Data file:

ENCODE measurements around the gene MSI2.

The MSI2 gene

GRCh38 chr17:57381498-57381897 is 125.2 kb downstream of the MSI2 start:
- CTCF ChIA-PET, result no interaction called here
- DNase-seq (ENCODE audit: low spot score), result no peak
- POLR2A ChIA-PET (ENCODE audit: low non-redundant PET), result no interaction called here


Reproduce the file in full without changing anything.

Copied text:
ENCODE measurements around the gene MSI2.

The MSI2 gene

GRCh38 chr17:57381498-57381897 is 125.2 kb downstream of the MSI2 start:
- CTCF ChIA-PET, result no interaction called here
- DNase-seq (ENCODE audit: low spot score), result no peak
- POLR2A ChIA-PET (ENCODE audit: low non-redundant PET), result no interaction called here